Skeeter, Kilgore, TX – Ads for Skeeter Boats prior to this 1975 ad were all essentially slim. The first Skeeter ads I ran into were from the 1962 and 1964 issues of the Southern Anglers and Hunters Guide and a couple ads in 1974. The ads themselves didn’t really showcase anything special, but in 1975 they changed all of that with the Skeeter Wrangler.
Every bass boat manufacturer worth their resin was trying to come up with the fastest “regulation” bass boat and Skeeter was another one of those companies. Their introduction of the 16-foot 2-inch Wranger, which was capable of a 150-hp motor, was by far the smallest boat/biggest motor combination there was. To say it was fast would be an understatement. The Wrangler was a game changer in the day and everyone making boats took notice.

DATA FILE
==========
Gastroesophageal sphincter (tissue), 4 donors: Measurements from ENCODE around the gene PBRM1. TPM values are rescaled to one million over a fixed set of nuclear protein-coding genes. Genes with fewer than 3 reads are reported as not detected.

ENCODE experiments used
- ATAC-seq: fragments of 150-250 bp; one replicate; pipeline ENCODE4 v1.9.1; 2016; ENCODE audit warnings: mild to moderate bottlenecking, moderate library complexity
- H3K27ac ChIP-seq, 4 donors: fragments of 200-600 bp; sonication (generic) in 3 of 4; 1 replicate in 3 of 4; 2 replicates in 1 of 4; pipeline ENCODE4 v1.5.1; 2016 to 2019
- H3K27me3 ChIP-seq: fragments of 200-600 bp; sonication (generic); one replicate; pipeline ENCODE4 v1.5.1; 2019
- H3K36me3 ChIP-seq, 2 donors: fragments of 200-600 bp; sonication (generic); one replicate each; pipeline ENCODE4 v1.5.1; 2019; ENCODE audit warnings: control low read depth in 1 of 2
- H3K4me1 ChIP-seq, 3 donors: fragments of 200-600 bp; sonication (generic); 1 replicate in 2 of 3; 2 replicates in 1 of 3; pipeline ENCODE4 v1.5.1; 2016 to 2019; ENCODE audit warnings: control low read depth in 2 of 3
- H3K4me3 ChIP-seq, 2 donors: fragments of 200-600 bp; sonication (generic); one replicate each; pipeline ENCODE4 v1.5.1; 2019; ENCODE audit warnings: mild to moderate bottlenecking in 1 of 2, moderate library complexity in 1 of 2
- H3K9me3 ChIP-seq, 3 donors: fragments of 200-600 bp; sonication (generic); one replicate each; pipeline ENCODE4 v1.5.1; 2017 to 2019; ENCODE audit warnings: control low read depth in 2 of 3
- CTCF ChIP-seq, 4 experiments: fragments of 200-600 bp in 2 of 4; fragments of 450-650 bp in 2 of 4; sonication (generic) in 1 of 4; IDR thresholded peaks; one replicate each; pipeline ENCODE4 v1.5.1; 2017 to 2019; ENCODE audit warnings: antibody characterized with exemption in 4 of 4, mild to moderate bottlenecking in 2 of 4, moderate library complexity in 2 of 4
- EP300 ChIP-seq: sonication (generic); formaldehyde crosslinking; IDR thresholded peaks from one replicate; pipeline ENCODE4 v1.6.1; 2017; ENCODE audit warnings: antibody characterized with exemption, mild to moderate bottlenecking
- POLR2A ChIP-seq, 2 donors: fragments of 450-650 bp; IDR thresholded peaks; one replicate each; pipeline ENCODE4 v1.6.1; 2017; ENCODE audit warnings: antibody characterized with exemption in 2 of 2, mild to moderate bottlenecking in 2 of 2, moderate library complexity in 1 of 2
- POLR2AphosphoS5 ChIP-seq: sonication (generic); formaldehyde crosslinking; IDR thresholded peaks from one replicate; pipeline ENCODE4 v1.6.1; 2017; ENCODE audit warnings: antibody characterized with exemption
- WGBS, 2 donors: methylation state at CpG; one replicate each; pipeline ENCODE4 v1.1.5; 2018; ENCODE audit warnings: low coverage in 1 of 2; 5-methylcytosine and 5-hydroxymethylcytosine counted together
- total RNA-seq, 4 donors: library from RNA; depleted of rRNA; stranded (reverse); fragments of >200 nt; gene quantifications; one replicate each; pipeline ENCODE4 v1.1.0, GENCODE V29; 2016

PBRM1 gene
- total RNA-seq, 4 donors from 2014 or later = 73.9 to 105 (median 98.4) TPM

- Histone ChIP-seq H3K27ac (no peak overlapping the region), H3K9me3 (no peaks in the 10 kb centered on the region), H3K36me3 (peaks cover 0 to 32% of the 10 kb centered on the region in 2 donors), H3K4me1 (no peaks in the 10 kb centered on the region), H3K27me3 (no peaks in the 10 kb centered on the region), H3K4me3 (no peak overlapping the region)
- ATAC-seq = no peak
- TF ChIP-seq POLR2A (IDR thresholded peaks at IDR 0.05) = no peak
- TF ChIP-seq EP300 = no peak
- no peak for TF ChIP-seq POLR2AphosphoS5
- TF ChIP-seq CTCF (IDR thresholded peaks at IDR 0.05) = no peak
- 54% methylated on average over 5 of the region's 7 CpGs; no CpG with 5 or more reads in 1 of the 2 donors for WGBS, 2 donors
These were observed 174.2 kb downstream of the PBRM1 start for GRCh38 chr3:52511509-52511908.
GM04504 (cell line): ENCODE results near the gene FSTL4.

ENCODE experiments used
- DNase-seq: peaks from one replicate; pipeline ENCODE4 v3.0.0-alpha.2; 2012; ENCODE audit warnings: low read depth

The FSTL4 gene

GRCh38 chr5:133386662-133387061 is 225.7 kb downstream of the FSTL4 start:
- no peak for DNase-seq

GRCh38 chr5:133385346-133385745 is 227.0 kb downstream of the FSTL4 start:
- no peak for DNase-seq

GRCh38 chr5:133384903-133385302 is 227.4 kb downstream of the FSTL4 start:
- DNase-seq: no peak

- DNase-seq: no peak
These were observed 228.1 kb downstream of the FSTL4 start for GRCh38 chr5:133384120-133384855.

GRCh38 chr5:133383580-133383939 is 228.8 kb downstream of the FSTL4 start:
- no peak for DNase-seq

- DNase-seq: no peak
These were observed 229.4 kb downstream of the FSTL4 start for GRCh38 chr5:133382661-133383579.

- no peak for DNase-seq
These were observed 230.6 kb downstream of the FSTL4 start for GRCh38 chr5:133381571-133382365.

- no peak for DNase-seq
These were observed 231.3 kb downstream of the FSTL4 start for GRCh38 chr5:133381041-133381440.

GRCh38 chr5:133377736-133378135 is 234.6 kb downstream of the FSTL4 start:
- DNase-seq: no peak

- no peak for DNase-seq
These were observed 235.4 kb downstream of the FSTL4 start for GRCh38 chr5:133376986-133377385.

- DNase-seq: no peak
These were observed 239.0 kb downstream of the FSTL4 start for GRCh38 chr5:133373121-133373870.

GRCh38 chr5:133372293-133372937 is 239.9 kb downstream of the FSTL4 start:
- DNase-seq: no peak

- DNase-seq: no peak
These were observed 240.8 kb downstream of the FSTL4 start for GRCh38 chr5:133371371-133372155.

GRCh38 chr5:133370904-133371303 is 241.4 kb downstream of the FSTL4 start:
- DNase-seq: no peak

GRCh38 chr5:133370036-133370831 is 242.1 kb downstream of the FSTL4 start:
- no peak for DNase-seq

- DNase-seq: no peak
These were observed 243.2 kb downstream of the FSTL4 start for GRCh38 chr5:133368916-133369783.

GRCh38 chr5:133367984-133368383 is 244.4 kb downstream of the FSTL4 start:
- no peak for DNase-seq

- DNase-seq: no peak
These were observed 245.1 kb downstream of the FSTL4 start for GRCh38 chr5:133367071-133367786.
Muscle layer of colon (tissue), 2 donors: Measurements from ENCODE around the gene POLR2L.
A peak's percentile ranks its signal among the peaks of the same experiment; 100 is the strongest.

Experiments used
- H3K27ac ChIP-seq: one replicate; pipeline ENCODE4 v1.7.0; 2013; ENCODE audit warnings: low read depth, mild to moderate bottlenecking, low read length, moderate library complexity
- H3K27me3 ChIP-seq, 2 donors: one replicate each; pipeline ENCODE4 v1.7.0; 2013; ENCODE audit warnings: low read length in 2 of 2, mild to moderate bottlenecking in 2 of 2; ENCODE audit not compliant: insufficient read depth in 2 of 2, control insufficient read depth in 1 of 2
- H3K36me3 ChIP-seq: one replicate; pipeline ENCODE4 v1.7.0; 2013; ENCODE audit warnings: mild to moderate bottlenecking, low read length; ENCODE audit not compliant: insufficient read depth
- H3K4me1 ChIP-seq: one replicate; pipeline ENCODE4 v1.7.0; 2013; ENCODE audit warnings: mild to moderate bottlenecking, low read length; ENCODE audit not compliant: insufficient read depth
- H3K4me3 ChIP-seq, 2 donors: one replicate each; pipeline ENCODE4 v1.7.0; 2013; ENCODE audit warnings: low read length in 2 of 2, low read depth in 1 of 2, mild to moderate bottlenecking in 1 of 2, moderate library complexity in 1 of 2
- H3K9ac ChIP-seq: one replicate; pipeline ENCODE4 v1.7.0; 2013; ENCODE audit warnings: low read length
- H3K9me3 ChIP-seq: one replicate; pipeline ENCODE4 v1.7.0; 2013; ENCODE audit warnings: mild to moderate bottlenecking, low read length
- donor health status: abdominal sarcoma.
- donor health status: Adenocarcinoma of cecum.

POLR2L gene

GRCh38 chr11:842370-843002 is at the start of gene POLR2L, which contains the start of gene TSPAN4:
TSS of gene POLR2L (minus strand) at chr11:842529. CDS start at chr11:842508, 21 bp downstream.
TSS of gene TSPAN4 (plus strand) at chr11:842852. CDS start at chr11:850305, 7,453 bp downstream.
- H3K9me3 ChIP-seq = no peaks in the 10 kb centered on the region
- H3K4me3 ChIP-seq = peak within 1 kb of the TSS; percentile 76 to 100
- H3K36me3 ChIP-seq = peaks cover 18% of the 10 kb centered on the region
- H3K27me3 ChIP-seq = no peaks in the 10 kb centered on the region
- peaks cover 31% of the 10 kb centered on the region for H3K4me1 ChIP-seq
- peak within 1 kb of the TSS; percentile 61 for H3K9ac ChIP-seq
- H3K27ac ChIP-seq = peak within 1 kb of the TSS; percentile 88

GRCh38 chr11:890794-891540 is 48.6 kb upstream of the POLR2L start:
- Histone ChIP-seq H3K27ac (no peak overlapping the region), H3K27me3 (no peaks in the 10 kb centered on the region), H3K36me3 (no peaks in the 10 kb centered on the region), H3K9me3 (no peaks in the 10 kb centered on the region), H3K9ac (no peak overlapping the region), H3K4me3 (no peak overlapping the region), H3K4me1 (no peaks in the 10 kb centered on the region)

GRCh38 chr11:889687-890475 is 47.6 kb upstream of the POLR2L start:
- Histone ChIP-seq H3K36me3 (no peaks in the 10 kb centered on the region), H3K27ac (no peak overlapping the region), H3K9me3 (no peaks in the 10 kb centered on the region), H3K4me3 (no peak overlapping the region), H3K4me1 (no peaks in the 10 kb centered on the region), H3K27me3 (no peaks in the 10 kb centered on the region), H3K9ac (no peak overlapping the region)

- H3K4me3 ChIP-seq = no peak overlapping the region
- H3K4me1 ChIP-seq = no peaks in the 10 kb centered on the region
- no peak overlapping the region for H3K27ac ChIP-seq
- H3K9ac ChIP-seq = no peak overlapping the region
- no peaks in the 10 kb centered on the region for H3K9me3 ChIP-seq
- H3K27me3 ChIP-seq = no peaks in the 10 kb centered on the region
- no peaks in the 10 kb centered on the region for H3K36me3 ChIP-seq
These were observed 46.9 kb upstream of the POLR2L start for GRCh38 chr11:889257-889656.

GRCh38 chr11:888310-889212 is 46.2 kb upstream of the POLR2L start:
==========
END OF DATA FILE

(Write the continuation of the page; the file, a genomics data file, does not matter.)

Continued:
Let’s take a quick look at the features. Console steering, pre-wired trolling motor plug, six dry storage compartments, 6-foot 6-inch side rod storage box, gel coated liners in all storage boxes, a 6-foot 6-inch floor rod box, front and rear deck livewells. That’s a lot for a 16-foot boat and I believe the center floor rod locker was a first of its time.
StarCraft, Goshen, IN – A year after Bill Dance helped design the Bill Dance Pro 16, StarCraft is still advertising it as their flagship, even though Dance appears to have left them for Fisher Marine. It’s completely possible that Dance was still sponsored by StarCraft with regards to glass boats but it’s highly unlikely since StarCraft built aluminum boats too.